The final analysis included results from 45 studies (23 that reported both hemorrhages and thromboemboli; 14 that reported hemorrhages only; and 8, thromboemboli only) involving a median of 208 patients (limits of interquartile range [25th–75th percentile] 131–523 subjects; total n = 71 065). Of these studies, 64% were conducted at community practices; the remainder, at anticoagulation clinics. About 69% of the studies were classed as having moderate or high quality. Overall, 44% (95% confidence interval [CI] 39%–49%) of hemorrhages occurred when INRs were above the therapeutic range, and 48% (95% CI 41%–55%) of thromboemboli took place when below it. The mean proportion of events that occurred while the patient's INR was outside the therapeutic range was greater for studies with a short mean follow-up (< 1 yr). Between-study heterogeneity was significant (p < 0.001).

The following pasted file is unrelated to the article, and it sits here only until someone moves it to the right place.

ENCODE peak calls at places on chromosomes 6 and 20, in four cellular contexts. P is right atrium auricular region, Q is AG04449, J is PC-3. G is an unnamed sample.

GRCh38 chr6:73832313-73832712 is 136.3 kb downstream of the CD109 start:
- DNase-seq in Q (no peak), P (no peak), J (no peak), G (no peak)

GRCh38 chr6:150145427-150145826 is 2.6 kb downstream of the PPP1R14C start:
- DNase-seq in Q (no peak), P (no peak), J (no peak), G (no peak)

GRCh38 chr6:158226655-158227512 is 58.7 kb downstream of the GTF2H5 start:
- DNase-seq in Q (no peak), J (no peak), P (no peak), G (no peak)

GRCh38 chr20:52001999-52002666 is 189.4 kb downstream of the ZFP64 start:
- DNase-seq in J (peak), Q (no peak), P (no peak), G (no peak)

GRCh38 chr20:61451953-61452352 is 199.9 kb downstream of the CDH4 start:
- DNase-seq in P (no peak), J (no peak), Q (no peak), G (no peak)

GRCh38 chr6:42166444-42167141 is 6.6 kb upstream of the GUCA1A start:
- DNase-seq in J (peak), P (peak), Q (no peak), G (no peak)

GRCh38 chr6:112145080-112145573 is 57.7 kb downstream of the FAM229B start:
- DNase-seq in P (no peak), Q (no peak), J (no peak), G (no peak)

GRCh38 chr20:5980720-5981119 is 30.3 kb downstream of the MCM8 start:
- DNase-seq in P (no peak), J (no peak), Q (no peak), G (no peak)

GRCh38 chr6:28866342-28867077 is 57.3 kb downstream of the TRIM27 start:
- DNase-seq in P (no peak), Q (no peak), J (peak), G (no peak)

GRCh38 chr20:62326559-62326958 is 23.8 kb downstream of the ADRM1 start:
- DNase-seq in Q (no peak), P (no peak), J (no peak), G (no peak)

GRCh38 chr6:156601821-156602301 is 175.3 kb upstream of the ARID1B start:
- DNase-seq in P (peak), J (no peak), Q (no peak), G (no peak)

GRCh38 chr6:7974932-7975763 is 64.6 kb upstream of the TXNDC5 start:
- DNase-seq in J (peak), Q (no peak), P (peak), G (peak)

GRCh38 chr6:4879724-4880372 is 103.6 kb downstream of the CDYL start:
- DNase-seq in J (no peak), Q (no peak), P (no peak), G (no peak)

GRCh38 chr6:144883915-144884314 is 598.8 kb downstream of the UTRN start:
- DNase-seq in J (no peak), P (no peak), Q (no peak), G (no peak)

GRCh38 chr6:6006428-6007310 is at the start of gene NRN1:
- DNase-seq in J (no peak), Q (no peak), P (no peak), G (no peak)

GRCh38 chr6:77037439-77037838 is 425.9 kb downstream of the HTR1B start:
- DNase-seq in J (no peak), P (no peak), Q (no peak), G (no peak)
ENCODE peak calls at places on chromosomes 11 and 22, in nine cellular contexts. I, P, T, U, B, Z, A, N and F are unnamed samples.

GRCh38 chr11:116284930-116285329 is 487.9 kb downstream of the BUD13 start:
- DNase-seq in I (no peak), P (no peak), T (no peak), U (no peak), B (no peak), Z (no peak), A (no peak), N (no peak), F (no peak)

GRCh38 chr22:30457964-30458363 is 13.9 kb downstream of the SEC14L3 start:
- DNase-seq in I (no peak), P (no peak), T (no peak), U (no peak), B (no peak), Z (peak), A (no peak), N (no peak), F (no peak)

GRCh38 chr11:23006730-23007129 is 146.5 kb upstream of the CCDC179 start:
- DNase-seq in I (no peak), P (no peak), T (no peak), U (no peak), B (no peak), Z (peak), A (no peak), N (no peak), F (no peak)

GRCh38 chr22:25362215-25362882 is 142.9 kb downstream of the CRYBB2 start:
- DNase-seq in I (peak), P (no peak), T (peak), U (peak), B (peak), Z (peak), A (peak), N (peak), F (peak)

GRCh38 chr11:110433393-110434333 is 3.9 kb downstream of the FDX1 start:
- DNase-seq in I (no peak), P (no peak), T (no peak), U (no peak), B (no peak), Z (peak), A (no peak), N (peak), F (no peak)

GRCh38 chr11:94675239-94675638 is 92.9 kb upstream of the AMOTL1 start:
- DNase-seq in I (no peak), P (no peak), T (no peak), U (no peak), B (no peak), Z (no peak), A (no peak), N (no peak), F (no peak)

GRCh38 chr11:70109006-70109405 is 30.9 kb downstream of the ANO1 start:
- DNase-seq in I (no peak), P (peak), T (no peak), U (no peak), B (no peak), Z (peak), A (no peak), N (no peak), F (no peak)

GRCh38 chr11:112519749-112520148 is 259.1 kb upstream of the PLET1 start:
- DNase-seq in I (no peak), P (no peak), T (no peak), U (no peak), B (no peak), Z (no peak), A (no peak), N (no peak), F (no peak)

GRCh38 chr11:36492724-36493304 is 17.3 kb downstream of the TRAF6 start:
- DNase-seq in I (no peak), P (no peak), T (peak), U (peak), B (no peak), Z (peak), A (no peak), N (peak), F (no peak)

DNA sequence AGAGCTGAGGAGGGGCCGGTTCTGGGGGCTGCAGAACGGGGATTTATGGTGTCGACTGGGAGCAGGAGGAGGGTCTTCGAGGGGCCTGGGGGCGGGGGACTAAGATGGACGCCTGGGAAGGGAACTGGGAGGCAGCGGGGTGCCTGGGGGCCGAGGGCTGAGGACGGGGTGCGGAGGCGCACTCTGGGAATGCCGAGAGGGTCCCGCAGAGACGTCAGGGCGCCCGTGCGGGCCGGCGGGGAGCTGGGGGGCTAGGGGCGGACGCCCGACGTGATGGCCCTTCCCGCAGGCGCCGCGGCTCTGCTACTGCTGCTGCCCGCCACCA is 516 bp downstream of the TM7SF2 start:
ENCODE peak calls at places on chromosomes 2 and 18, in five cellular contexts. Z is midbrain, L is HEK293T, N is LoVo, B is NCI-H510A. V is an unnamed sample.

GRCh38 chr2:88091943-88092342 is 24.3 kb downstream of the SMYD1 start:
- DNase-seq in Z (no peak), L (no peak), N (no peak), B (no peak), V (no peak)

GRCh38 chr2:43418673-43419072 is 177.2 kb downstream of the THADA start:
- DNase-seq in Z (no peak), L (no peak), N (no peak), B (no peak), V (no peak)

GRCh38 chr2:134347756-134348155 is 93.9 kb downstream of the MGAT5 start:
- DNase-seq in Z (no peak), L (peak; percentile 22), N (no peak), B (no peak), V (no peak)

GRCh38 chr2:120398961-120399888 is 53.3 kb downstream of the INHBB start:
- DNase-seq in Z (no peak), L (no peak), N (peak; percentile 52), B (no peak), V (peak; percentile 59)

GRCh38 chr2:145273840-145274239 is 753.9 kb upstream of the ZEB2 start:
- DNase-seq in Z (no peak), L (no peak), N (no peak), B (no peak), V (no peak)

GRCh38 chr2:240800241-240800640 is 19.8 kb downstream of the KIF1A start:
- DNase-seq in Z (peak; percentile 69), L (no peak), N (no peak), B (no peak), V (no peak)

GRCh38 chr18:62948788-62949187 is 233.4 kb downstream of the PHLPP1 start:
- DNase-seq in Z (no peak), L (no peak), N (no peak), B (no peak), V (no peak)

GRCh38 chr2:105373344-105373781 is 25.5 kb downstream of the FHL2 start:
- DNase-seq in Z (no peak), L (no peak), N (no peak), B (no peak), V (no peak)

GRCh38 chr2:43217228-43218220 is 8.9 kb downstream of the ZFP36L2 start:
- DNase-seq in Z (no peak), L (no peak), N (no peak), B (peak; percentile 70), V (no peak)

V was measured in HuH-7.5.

Improved anticoagulation control could decrease the likelihood of almost half of all anticoagulant-associated adverse events.
Objective To find out how accurately two point of care test
systems—CoaguChek Mini and TAS PT-NC (RapidPointCoag)—display
international normalised ratios (INRs).
Design Comparison of the INRs from the two systems with a
“true” INR on a conventional manual test from the same sample of
Setting 10 European Concerted Action on Anticoagulation centres.
Participants 600 patients on long term dosage of warfarin.
Main outcome measures Comparable results between the different
Results The mean displayed INR differed by 21.3% between the two
point of care test monitoring systems. The INR on one system was 15.2% higher,
on average, than the true INR, but on the other system the INR was 7.1% lower.